A nosy round the Netherlands by Amy Robinson
If you’re looking for some alternative springtime travel ideas, you’ve come to the right place! Amsterdam draws millions of tourists to the Netherlands each year, but I was lucky enough to visit two alternative destinations at the beginning of April – Leiden and Rotterdam. The accessible rail system and regular timetable made it a breeze to travel to these cities by train from Schiphol airport in no time at all.
Before heading to Leiden, my first city stop, I spent a sunny afternoon in Lisse at the Keukenhof, one of Europe’s largest flower gardens, spanning over 7 hectares. Not only were the grounds beautifully manicured and laid out, there was plenty to keep all visitors entertained, such as windmills and themed garden areas (think Delft-inspired pottery and tile planters), petting zoo areas, and greenhouse cafés.
The weather was on my side, but even if it had been raining I would have been more than happy wandering around the indoor flower exhibition, which showed off all different varieties of tulips, lilies and amaryllis to their colourful best, showing the best blooms in coordinated and themed beds.
The historic university city of Leiden boasts picturesque waterways and quaint Dutch architecture, and was a beautiful setting to spend a few days. I really enjoyed wandering by the canals in the sunshine, and taking in the relaxed atmosphere. The Rapenburg canal is lined with 18th century houses that were home to some of the wealthiest citizens in Leiden, and oozes history – no wonder the BBC were filming down there for their adaptation of The Miniaturist! After visiting a pancake house for a delicious lunch, I walked up to the Burcht fortress for a 360° view of the city, before stopping for a coffee in one of the charming cafés. Having visited the Keukenhof the previous day I gave the botanical gardens a miss, but would definitely put them on my ‘to-do’ list for my next visit, along with the National Museum of Natural History.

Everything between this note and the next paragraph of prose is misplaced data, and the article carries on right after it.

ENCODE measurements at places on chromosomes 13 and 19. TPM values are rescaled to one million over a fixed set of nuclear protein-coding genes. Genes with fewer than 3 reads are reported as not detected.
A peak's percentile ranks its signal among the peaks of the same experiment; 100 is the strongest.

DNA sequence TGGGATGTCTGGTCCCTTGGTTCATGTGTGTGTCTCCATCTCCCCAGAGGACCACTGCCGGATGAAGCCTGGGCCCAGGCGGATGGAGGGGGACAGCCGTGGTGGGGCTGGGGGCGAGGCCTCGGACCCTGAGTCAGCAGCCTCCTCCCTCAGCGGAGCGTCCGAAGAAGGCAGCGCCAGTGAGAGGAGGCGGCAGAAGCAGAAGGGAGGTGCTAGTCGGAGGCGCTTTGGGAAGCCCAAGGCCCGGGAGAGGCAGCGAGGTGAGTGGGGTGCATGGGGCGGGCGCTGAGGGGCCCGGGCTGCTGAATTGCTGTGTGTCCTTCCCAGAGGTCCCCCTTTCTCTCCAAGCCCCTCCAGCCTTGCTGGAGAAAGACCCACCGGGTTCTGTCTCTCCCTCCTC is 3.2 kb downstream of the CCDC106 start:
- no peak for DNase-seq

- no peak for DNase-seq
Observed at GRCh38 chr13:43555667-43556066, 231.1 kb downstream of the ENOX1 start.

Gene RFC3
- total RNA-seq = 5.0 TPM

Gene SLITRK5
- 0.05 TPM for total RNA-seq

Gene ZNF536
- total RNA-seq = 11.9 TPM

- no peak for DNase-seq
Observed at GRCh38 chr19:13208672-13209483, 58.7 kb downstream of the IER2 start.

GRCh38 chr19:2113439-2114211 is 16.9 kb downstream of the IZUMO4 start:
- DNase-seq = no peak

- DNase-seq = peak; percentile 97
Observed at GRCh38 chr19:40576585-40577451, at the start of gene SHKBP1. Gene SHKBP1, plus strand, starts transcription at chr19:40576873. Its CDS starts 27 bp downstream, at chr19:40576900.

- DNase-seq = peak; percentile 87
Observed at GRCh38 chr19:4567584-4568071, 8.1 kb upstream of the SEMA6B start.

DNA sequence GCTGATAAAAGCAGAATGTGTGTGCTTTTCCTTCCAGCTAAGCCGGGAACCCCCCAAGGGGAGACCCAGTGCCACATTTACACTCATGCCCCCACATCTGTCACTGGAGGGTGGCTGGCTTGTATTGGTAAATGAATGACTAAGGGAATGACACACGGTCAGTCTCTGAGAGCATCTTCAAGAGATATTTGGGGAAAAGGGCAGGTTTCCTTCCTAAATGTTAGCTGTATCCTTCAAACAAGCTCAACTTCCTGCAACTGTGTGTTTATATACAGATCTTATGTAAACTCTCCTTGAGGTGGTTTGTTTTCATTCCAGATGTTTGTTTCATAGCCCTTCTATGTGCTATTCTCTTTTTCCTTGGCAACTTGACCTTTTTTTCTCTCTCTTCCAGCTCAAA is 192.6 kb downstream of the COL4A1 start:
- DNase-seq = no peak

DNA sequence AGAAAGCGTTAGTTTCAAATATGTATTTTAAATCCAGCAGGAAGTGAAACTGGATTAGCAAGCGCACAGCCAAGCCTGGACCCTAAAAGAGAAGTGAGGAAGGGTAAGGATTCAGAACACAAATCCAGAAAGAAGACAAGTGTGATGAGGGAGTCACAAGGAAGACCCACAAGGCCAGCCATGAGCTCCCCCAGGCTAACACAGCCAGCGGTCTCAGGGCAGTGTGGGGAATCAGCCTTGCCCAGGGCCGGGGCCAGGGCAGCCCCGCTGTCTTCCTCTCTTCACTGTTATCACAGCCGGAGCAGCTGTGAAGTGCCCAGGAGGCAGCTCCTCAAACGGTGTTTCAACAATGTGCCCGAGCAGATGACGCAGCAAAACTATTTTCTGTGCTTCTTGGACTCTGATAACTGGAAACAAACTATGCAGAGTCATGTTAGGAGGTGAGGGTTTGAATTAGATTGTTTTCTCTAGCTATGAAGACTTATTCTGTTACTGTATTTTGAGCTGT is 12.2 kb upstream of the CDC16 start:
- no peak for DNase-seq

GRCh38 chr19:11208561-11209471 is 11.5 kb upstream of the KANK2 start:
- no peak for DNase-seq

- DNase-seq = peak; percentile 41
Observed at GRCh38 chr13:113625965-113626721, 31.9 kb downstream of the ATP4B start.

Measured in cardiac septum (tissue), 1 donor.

On the final day of my trip, I took the train from Leiden to Rotterdam – I had purposefully read little about this city before visiting it in order to be surprised by what I found, and picked up a self-guided walking tour from the train station for around 2 EUR. Stopping for some Belgian chips for lunch from a food van, I happily spent a full day exploring the city on foot, taking in famous sculptures and modern architecture such as the cube houses and the Erasmusbrug – the second largest bridge in the Netherlands. Having been virtually destroyed during World War II and practically rebuilt from the ground up, the history of the city is tangible, and the new modern buildings set Rotterdam apart from the more ‘quaint’ sights of Amsterdam and other more traditional cities, giving it a grittier edge with plenty of quirky attitude. My highlight of the day was visiting the Markthal food market, a jaw-dropping structure which is packed full of every kind of cuisine and plenty of character.
Don’t think that travelling to the Netherlands begins and ends with Amsterdam, there are plenty more destinations standing apart from the capital with their own feel to them and their own attractions to offer!